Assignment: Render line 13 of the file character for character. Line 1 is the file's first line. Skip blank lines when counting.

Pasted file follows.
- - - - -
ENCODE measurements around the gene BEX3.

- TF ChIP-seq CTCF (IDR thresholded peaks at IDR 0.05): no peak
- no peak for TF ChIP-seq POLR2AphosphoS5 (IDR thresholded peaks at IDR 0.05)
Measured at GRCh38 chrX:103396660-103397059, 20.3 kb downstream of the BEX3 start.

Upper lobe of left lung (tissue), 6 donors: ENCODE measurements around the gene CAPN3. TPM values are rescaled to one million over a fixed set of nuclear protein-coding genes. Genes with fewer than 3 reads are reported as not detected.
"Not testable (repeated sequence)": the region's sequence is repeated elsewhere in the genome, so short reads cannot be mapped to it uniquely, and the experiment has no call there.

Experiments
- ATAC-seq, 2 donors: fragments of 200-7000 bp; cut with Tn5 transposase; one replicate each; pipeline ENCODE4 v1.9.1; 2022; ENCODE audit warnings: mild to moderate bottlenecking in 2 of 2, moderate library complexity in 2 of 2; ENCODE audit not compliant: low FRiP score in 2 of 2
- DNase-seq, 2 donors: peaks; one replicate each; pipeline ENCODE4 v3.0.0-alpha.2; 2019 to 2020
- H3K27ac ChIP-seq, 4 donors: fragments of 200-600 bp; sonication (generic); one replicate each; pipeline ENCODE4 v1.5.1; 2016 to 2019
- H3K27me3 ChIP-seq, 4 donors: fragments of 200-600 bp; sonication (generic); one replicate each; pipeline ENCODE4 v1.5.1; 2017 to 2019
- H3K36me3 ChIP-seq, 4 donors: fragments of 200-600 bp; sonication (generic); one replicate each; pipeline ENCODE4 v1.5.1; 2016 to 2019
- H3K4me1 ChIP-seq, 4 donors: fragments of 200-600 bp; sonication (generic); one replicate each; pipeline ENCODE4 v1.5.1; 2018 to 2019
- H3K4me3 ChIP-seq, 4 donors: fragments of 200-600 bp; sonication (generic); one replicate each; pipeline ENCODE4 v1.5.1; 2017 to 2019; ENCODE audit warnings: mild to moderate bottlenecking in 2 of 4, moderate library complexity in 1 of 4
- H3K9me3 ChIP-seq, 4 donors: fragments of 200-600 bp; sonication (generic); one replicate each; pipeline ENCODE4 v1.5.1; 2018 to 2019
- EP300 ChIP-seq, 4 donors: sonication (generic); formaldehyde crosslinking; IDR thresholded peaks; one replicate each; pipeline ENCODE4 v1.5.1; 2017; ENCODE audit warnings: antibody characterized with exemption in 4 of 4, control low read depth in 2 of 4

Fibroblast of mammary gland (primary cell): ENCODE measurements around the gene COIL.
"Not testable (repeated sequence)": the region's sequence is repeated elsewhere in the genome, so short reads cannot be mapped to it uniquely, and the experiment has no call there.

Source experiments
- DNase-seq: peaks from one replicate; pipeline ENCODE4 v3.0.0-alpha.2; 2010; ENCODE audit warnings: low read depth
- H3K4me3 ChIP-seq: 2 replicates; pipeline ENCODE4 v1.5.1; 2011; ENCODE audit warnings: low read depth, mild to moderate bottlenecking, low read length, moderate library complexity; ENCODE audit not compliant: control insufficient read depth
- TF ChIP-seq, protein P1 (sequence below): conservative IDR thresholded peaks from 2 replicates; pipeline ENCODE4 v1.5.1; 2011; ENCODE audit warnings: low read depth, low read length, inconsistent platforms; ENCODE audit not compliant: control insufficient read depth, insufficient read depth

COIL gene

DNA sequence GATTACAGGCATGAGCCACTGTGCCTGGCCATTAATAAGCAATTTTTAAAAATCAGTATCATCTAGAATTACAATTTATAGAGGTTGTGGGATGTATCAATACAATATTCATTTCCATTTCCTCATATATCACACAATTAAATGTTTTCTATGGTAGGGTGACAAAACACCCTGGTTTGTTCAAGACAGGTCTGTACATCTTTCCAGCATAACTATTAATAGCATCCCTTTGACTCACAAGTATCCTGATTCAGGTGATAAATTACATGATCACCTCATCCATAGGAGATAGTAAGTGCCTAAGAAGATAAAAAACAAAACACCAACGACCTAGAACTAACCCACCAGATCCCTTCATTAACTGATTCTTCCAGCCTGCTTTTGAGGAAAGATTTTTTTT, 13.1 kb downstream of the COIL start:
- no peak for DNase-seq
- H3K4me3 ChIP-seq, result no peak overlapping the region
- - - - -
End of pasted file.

- H3K4me1 ChIP-seq, 4 donors: fragments of 200-600 bp; sonication (generic); one replicate each; pipeline ENCODE4 v1.5.1; 2018 to 2019